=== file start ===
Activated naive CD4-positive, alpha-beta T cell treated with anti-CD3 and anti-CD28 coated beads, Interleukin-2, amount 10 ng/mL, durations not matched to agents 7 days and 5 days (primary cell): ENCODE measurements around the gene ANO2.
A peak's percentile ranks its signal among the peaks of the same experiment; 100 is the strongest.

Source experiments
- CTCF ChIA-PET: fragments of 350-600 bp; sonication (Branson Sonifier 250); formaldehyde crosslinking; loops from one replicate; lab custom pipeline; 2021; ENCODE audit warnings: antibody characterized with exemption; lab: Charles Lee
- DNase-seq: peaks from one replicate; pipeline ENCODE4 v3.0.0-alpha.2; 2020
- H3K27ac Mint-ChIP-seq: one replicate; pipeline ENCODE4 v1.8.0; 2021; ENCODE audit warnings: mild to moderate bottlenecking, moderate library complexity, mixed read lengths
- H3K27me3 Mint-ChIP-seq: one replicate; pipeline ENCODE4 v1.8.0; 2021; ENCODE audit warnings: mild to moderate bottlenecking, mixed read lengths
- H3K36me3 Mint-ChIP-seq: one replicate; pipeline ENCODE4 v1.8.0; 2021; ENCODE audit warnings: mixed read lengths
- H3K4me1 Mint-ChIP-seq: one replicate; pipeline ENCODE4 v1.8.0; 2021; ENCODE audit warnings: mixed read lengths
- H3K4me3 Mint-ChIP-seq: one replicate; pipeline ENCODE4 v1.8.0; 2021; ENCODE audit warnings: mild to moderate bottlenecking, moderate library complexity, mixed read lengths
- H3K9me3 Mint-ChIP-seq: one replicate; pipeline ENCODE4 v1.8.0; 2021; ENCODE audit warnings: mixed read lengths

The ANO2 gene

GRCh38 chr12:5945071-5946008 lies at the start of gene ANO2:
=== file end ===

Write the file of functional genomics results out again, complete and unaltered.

Activated naive CD4-positive, alpha-beta T cell treated with anti-CD3 and anti-CD28 coated beads, Interleukin-2, amount 10 ng/mL, durations not matched to agents 7 days and 5 days (primary cell): ENCODE measurements around the gene ANO2.
A peak's percentile ranks its signal among the peaks of the same experiment; 100 is the strongest.

Source experiments
- CTCF ChIA-PET: fragments of 350-600 bp; sonication (Branson Sonifier 250); formaldehyde crosslinking; loops from one replicate; lab custom pipeline; 2021; ENCODE audit warnings: antibody characterized with exemption; lab: Charles Lee
- DNase-seq: peaks from one replicate; pipeline ENCODE4 v3.0.0-alpha.2; 2020
- H3K27ac Mint-ChIP-seq: one replicate; pipeline ENCODE4 v1.8.0; 2021; ENCODE audit warnings: mild to moderate bottlenecking, moderate library complexity, mixed read lengths
- H3K27me3 Mint-ChIP-seq: one replicate; pipeline ENCODE4 v1.8.0; 2021; ENCODE audit warnings: mild to moderate bottlenecking, mixed read lengths
- H3K36me3 Mint-ChIP-seq: one replicate; pipeline ENCODE4 v1.8.0; 2021; ENCODE audit warnings: mixed read lengths
- H3K4me1 Mint-ChIP-seq: one replicate; pipeline ENCODE4 v1.8.0; 2021; ENCODE audit warnings: mixed read lengths
- H3K4me3 Mint-ChIP-seq: one replicate; pipeline ENCODE4 v1.8.0; 2021; ENCODE audit warnings: mild to moderate bottlenecking, moderate library complexity, mixed read lengths
- H3K9me3 Mint-ChIP-seq: one replicate; pipeline ENCODE4 v1.8.0; 2021; ENCODE audit warnings: mixed read lengths

The ANO2 gene

GRCh38 chr12:5945071-5946008 lies at the start of gene ANO2: